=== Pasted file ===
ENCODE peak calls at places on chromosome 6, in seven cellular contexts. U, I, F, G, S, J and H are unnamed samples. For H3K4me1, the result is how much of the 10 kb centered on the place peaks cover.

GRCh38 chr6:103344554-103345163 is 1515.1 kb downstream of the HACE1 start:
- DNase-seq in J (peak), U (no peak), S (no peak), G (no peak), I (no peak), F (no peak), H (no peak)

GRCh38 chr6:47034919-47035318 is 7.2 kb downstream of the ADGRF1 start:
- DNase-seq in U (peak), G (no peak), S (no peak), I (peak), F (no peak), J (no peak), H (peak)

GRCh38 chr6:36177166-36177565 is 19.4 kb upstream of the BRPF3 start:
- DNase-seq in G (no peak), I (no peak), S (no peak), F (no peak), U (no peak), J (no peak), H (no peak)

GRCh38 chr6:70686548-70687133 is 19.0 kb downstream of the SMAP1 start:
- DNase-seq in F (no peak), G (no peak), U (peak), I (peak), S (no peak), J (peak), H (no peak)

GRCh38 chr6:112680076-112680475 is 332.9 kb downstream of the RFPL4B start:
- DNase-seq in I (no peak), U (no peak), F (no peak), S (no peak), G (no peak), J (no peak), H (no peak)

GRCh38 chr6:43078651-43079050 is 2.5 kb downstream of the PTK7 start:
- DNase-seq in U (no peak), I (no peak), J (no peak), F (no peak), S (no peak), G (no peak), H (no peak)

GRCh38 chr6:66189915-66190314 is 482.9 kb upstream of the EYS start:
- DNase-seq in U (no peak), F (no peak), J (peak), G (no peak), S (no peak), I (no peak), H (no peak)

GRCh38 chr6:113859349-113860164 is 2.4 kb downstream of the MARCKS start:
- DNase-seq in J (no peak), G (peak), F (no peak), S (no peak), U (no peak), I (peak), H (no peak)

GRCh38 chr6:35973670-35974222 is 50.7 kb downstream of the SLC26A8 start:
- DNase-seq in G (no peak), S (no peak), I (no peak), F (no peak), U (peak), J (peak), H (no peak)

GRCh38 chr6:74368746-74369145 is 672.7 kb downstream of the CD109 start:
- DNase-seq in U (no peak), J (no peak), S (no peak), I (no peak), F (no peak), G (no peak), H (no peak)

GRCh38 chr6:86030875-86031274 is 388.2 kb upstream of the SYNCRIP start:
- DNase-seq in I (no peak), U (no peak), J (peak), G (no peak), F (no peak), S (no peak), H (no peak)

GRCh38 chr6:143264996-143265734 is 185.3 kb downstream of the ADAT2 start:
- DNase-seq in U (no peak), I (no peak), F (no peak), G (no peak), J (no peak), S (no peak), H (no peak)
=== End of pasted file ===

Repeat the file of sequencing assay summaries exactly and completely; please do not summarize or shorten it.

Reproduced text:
ENCODE peak calls at places on chromosome 6, in seven cellular contexts. U, I, F, G, S, J and H are unnamed samples. For H3K4me1, the result is how much of the 10 kb centered on the place peaks cover.

GRCh38 chr6:103344554-103345163 is 1515.1 kb downstream of the HACE1 start:
- DNase-seq in J (peak), U (no peak), S (no peak), G (no peak), I (no peak), F (no peak), H (no peak)

GRCh38 chr6:47034919-47035318 is 7.2 kb downstream of the ADGRF1 start:
- DNase-seq in U (peak), G (no peak), S (no peak), I (peak), F (no peak), J (no peak), H (peak)

GRCh38 chr6:36177166-36177565 is 19.4 kb upstream of the BRPF3 start:
- DNase-seq in G (no peak), I (no peak), S (no peak), F (no peak), U (no peak), J (no peak), H (no peak)

GRCh38 chr6:70686548-70687133 is 19.0 kb downstream of the SMAP1 start:
- DNase-seq in F (no peak), G (no peak), U (peak), I (peak), S (no peak), J (peak), H (no peak)

GRCh38 chr6:112680076-112680475 is 332.9 kb downstream of the RFPL4B start:
- DNase-seq in I (no peak), U (no peak), F (no peak), S (no peak), G (no peak), J (no peak), H (no peak)

GRCh38 chr6:43078651-43079050 is 2.5 kb downstream of the PTK7 start:
- DNase-seq in U (no peak), I (no peak), J (no peak), F (no peak), S (no peak), G (no peak), H (no peak)

GRCh38 chr6:66189915-66190314 is 482.9 kb upstream of the EYS start:
- DNase-seq in U (no peak), F (no peak), J (peak), G (no peak), S (no peak), I (no peak), H (no peak)

GRCh38 chr6:113859349-113860164 is 2.4 kb downstream of the MARCKS start:
- DNase-seq in J (no peak), G (peak), F (no peak), S (no peak), U (no peak), I (peak), H (no peak)

GRCh38 chr6:35973670-35974222 is 50.7 kb downstream of the SLC26A8 start:
- DNase-seq in G (no peak), S (no peak), I (no peak), F (no peak), U (peak), J (peak), H (no peak)

GRCh38 chr6:74368746-74369145 is 672.7 kb downstream of the CD109 start:
- DNase-seq in U (no peak), J (no peak), S (no peak), I (no peak), F (no peak), G (no peak), H (no peak)

GRCh38 chr6:86030875-86031274 is 388.2 kb upstream of the SYNCRIP start:
- DNase-seq in I (no peak), U (no peak), J (peak), G (no peak), F (no peak), S (no peak), H (no peak)

GRCh38 chr6:143264996-143265734 is 185.3 kb downstream of the ADAT2 start:
- DNase-seq in U (no peak), I (no peak), F (no peak), G (no peak), J (no peak), S (no peak), H (no peak)